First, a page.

Idol Chatter

warrenbeattybulworthsmallpi.jpgOn this election day in many parts of the country—and with the presidential primaries on the horizon (and the front page), here’s my list of the Top Ten Election movies (that I’ve actually seen). I’ve evaluated them primarily on the inspiration they give to mobilize people to make a difference with their vote—or to at least become more educated about it—as well as its star power and entertainment value. They’re also good if you want to rent a DVD while awaiting election returns!
10. “Bulworth” Warren Beatty stars as a candidate who is so disillusioned with the political process that he decides to be brutally honest with voters during an election cycle in which he has nothing to lose…because he’s organized his own assassination. It’s a whimsical tale, to be sure, but there are moments where we are actually caused to wonder: “What if a politician really just told the truth?!”
9. “Dick” A younger Kristen Dunst and Michelle Williams star in this “Clueless” or “Legally Blonde” feeling movie that young kids and teens may be interested in. Two young girls are on a tour of D.C. when they stumble upon President Nixon’s top-secret team, shredding documents. The girls are ditzy but they end up being targets of Nixon’s politico machine that (as the movie portrays) would do anything to go after anyone to control public opinion, hide truth, and win the next election.

8. “Election” Matthew Broderick and Reese Witherspoon are the leads in a story about a goodie-goodie kids running against a rebel in a school election that offers both entertaining and insightful windows into our election process. This won an Academy Award nomination for best screenplay and is worth watching, especially with your soon-to-be voters!
7. “The Distinguished Gentleman” Eddie Murphy plays a con man who runs for Congress when he realizes he has the most valuable and important component of electability: the exact name of the incumbent congressman who dies at the movie’s outset. He makes a believable (or at least humorous) case for how such a candidate can win in today’s election process and then goes to Congress to learn he’s among his own kind (con men) more than he expected! Lane Smith, Sheryl Lee Ralph, Joe Don Baker, and Kevin McCarthy are among co-stars whose names you may not know but whose faces you’ll recognize and whose performances you’ll like.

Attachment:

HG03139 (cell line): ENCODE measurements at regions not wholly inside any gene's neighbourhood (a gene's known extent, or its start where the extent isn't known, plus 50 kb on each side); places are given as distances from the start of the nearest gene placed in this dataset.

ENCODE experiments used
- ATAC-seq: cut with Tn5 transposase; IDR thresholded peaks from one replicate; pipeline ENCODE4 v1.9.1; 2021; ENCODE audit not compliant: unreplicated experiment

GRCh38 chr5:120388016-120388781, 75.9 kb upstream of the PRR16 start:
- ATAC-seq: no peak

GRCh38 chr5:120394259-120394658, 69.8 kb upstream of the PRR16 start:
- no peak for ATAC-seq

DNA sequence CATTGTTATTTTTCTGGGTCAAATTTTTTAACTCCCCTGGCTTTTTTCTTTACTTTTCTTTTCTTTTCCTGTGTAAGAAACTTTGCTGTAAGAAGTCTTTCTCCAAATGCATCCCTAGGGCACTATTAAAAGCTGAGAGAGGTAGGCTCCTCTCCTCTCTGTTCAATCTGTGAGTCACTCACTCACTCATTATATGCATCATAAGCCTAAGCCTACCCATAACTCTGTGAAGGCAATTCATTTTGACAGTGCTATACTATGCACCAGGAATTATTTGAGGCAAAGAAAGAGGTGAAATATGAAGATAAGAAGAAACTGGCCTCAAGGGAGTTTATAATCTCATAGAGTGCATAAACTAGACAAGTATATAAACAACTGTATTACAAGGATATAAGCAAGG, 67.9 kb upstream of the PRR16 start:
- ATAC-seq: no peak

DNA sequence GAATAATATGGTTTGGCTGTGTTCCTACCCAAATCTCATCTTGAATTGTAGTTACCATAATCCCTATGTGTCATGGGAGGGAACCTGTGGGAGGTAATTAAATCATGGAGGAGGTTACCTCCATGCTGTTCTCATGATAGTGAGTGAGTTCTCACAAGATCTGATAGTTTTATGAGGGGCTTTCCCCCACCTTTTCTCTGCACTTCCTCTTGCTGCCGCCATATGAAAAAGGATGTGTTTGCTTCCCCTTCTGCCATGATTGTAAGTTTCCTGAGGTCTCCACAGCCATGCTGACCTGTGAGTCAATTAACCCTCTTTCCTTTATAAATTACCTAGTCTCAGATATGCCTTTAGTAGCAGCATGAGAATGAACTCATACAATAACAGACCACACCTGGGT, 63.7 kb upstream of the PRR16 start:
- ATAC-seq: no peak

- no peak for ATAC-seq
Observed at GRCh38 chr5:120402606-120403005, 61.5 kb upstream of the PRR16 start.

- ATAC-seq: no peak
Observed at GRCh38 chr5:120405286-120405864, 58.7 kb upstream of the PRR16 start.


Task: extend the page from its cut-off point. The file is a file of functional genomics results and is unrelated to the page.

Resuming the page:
6. “Bob Roberts” Tim Robbins (in his directorial debut) plays a right-wing folk singer who runs a murky campaign that seems to find approval from the mainstream media while one reporter tries to bring out the truth. This movie portrayed as much as any other the degree to which elections can focus on lots of fluff and not much stuff.
5. “All the President’s Men” The Redford/Hoffman classic is really more about political corruptness and the journalists’ search for truth, but it hangs on the true story of how a president and his people used their power to steal an election, and the public’s inability to really believe such a landslide could be anything but authentic.
4. “The American President” Michael Douglas plays Andrew Shepherd in this expose of how approval ratings drive political agendas and how elections drive decisions about how our laws our written. Aaron Sorkin (pre-“West Wing”) wrote the fast-moving script that Democrats love and Republicans have to get past their politics to like. Annette Bening, Richard Dreyfuss, Martin Sheen, and Michael J. Fox shined under Rob Reiner’s direction. The agendas of family values, the environment, the A.C.L.U., and flag-burning are but a few that this movie touches on.
3. “Wag the Dog” With less than two weeks to go before an election, Robert De Niro plays the wizard spin doctor who manipulates the media to distract them from the president’s immorality. Mark Knopfler’s soundtrack is among his best and the all-star cast includes Dustin Hoffman, Anne Heche, Dennis Leary, Kristen Dunst, William H. Macy, and Willie Nelson. Great light-but-meaningful fare for election night!
2. “Power” A young Richard Gere is a campaign consultant who puts whatever spin it takes on whatever candidates will pay to win whatever election he’s hired for. As the plot thickens, he gets a conscience, and becomes his own worst enemy professionally as he gains self-awareness and moral fiber…finding personal peace that doesn’t align with his chosen field of work.
1. “The Candidate” One of the few movies that actually starts, moves, and ends with an election. In this one, Robert Redford plays Bill McKay, a senatorial candidate from a political family who disdains politics for its lack of authenticity and its inability to make a real difference. The party faithful recruit him to run in a sure loser election by telling him he can say whatever he wants to advance his agenda. When his candidacy becomes serious and his race becomes competitive, he’s left to make his own choices, and the wonderfully ironic ending left us all asking our own reflective questions about the role of politics and our involvement (and investment) in it.
Those are my favorites. What are yours? Post them in the comments section. (And, if you haven’t done so yet: GO VOTE!)

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